At around the age of two most children are ready to potty train. It is getting more and more common to see children of age three and four still wearing nappies. We believe that in most situations, if the child is nearly four, the nappy is not being used because the child is not able to potty train. Rather because it is more convenient for them not to have to disrupt everyday life to go to the toilet.
It’s not hard to see this logic through the eyes of a three or four year old. Why would you want to stop playing or watching TV just to go to the toilet when there is a perfectly workable solution? A nappy that collects the waste and can be worn until a more convenient time to clean up.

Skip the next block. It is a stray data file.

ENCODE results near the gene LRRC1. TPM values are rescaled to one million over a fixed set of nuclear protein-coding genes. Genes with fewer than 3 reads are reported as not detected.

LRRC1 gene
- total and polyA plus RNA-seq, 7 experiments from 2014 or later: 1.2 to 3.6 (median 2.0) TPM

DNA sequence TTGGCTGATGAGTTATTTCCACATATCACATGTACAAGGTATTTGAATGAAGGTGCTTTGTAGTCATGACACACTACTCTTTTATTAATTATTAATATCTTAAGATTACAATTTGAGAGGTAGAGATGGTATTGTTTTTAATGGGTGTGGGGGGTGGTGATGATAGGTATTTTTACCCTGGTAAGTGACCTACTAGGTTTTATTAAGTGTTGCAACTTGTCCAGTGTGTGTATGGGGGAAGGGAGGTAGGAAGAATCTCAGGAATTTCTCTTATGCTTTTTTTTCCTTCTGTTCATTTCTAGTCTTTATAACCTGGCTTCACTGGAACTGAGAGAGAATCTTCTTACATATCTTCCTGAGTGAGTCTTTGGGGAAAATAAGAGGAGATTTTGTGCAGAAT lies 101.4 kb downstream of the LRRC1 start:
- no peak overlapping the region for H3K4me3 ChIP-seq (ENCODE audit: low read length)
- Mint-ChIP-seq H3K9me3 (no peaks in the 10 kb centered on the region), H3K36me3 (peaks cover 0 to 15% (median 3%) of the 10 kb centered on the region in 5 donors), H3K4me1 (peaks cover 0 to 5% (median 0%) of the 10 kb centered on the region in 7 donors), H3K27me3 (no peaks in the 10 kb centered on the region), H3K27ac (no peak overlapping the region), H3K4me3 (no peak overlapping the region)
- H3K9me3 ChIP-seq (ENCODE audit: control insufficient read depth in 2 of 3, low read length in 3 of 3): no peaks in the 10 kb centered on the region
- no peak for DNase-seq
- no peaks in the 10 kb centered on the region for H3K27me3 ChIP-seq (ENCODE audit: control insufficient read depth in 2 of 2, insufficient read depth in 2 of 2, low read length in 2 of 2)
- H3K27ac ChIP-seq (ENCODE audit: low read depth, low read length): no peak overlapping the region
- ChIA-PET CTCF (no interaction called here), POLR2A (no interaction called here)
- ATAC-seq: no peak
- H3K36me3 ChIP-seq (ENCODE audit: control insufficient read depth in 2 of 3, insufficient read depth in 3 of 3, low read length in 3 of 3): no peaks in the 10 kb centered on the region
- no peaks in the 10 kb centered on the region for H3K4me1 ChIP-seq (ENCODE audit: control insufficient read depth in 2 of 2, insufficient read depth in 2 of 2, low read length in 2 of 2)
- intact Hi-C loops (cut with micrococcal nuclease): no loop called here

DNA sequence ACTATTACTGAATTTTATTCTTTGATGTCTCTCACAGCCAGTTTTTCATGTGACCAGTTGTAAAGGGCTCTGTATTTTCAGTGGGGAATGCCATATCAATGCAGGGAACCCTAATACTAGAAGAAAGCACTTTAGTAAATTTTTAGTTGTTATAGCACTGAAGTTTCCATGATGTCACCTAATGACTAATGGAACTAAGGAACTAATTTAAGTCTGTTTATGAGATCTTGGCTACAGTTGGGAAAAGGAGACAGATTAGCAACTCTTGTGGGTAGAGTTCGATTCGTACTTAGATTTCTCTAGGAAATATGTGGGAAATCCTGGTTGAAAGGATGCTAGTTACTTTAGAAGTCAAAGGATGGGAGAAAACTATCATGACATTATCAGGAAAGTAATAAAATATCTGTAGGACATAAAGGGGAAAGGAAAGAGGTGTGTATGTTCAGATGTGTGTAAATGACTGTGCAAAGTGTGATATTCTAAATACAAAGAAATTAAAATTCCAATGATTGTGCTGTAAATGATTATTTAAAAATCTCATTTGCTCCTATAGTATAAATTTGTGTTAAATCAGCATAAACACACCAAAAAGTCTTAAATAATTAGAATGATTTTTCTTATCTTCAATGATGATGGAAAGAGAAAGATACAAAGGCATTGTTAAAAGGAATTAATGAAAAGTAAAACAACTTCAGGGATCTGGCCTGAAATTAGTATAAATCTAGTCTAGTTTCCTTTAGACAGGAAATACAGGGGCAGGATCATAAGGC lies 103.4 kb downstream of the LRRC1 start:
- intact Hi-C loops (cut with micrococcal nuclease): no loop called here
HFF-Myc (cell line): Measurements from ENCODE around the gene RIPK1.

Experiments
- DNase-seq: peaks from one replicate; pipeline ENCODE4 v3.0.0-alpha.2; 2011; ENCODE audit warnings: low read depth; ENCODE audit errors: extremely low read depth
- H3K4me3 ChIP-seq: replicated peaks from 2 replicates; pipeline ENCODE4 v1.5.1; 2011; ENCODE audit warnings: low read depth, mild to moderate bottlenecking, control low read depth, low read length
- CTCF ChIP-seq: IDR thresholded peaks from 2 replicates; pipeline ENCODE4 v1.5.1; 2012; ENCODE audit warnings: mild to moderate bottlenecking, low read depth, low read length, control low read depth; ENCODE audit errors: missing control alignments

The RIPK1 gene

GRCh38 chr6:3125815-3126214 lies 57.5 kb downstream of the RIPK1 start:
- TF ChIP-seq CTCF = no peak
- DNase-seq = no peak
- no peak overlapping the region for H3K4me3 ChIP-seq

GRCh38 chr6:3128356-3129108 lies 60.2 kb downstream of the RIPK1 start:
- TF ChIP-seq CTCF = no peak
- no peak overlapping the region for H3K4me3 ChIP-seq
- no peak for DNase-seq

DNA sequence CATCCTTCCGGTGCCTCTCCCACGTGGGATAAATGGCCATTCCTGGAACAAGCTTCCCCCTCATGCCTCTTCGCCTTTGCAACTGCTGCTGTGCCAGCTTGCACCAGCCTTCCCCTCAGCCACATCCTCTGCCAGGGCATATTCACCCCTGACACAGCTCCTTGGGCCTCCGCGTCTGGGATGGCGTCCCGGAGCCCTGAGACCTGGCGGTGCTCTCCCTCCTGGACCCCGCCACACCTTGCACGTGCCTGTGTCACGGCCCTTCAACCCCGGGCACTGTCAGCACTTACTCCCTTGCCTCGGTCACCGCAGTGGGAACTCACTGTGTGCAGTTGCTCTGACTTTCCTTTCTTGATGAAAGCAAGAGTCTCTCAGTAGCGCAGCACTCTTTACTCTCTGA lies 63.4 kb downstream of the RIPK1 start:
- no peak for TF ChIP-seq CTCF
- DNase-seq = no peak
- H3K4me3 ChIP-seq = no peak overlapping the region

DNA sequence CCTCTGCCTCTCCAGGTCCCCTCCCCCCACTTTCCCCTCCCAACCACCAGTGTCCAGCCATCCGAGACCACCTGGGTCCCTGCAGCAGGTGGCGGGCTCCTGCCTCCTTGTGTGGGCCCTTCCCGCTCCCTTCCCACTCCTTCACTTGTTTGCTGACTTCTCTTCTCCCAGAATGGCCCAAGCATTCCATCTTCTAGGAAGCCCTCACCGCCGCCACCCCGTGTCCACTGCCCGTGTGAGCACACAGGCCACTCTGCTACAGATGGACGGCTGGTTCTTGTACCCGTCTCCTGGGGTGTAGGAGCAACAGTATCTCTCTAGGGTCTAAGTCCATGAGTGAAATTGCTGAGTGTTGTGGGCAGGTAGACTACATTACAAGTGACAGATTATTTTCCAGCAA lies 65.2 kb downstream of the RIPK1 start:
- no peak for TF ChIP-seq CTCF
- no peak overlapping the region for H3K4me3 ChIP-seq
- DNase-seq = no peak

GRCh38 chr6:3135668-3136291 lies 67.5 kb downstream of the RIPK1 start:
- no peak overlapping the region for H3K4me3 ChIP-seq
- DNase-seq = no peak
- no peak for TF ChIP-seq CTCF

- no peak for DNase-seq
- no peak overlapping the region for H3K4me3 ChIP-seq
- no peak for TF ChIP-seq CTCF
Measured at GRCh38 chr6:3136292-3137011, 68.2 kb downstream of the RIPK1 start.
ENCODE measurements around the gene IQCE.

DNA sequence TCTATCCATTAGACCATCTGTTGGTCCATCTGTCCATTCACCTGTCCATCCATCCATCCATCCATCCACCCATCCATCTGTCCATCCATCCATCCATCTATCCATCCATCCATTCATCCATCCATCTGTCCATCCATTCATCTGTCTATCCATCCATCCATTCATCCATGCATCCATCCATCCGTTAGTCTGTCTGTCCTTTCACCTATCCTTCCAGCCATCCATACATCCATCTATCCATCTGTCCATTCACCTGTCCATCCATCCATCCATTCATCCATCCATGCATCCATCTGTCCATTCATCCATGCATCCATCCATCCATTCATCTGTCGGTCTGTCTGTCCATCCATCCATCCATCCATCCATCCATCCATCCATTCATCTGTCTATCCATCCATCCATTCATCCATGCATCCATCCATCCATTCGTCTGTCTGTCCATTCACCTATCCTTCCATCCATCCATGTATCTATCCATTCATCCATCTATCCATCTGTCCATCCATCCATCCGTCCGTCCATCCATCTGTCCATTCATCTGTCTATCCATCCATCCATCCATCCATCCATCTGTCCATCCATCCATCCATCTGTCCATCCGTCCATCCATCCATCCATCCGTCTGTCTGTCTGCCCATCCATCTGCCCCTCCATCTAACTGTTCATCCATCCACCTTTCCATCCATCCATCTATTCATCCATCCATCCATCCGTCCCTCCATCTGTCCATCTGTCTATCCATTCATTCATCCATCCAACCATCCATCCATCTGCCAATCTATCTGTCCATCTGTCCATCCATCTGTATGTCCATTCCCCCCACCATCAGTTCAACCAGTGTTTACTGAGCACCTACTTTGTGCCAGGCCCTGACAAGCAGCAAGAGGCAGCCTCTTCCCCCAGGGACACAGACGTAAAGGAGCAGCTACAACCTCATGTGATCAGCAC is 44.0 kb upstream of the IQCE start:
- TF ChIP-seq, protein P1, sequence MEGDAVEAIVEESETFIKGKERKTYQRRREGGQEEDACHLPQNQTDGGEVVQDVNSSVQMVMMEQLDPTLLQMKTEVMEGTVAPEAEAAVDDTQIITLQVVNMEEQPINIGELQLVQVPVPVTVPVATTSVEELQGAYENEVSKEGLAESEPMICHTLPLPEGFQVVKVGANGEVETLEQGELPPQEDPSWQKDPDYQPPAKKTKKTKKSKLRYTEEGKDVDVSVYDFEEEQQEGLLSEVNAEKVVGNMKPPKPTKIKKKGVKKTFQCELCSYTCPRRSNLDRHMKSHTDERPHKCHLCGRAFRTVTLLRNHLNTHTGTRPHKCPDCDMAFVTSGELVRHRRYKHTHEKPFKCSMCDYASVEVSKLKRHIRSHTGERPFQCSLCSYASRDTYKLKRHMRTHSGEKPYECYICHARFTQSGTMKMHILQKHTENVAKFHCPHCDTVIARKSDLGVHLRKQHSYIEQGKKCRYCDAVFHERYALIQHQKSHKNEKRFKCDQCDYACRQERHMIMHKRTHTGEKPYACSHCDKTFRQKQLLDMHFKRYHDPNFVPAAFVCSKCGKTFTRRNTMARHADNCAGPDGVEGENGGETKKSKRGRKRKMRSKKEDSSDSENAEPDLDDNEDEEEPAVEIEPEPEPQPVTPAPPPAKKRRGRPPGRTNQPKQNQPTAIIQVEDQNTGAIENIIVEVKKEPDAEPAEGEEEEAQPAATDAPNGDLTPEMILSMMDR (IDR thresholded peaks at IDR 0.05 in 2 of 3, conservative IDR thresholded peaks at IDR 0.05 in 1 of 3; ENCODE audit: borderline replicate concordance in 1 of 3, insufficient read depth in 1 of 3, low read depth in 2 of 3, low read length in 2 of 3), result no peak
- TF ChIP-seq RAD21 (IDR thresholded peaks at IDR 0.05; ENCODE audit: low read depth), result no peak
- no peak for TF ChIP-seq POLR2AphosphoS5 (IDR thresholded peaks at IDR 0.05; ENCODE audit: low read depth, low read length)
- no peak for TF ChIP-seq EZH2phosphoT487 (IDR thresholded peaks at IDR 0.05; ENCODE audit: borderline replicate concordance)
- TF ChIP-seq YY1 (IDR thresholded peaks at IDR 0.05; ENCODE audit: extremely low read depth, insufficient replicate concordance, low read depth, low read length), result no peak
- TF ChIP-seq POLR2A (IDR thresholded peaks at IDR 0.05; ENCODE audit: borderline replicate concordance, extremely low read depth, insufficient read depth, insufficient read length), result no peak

Who can argue with that?
Well, as adults we can think of many reasons why this is not an economical, environmental or socially acceptable solution but these are of little concern to a pre-schooler.
The other problem that often arises in this situation is that an older child can be more forceful about not using the toilet. Children may persistently employ clever strategies to prolong the use of the nappy. In this situation it can become quite a battle for the parents to fully potty train their child. Research has proven it takes longer if left later.
So, our advice is to start potty training around the age of two when they are showing signs of readiness. See our website for these signs and for tips on getting started.